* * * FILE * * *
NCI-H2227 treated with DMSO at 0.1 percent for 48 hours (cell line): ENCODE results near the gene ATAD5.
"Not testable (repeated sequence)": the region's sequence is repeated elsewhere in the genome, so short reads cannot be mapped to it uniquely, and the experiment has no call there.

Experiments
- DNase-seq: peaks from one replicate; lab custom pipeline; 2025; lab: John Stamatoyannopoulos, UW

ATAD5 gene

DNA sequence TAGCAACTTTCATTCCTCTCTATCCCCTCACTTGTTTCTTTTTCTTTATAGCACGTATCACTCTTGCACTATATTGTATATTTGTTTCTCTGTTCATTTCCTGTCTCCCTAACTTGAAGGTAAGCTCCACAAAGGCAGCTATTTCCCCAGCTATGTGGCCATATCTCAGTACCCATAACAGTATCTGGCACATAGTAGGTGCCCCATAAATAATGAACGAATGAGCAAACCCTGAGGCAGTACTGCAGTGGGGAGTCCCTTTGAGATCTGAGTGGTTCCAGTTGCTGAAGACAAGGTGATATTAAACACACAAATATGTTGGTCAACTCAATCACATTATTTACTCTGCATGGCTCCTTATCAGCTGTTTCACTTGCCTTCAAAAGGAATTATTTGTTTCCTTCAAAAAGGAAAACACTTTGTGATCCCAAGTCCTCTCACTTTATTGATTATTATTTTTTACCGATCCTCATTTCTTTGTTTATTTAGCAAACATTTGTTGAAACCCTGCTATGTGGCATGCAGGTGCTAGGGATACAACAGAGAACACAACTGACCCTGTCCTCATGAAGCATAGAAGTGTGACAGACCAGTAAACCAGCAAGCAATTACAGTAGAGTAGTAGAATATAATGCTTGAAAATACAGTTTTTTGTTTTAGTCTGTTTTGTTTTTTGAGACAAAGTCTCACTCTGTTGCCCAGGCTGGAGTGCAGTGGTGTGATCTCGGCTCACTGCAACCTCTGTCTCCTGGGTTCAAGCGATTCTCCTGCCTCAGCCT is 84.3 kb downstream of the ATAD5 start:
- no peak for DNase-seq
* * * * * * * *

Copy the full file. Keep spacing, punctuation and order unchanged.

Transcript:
NCI-H2227 treated with DMSO at 0.1 percent for 48 hours (cell line): ENCODE results near the gene ATAD5.
"Not testable (repeated sequence)": the region's sequence is repeated elsewhere in the genome, so short reads cannot be mapped to it uniquely, and the experiment has no call there.

Experiments
- DNase-seq: peaks from one replicate; lab custom pipeline; 2025; lab: John Stamatoyannopoulos, UW

ATAD5 gene

DNA sequence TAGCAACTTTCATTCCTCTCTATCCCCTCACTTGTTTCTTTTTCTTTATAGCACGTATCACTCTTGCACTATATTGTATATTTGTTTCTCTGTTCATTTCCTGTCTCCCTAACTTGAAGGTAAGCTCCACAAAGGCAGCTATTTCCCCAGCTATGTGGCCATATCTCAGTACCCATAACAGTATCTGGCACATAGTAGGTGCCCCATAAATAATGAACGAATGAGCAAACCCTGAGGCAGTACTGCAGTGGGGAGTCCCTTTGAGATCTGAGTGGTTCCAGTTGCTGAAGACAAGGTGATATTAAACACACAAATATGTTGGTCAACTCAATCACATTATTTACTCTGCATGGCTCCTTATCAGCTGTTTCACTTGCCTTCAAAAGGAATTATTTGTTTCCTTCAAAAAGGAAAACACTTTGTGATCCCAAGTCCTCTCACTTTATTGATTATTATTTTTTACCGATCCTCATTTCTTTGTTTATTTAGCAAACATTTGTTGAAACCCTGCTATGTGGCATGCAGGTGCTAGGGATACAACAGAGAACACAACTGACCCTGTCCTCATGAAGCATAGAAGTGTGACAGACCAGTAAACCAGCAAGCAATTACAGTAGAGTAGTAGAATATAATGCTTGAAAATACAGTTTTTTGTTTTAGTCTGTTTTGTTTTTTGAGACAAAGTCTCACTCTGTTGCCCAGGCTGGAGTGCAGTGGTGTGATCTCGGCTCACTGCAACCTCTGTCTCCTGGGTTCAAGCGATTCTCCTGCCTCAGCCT is 84.3 kb downstream of the ATAD5 start:
- no peak for DNase-seq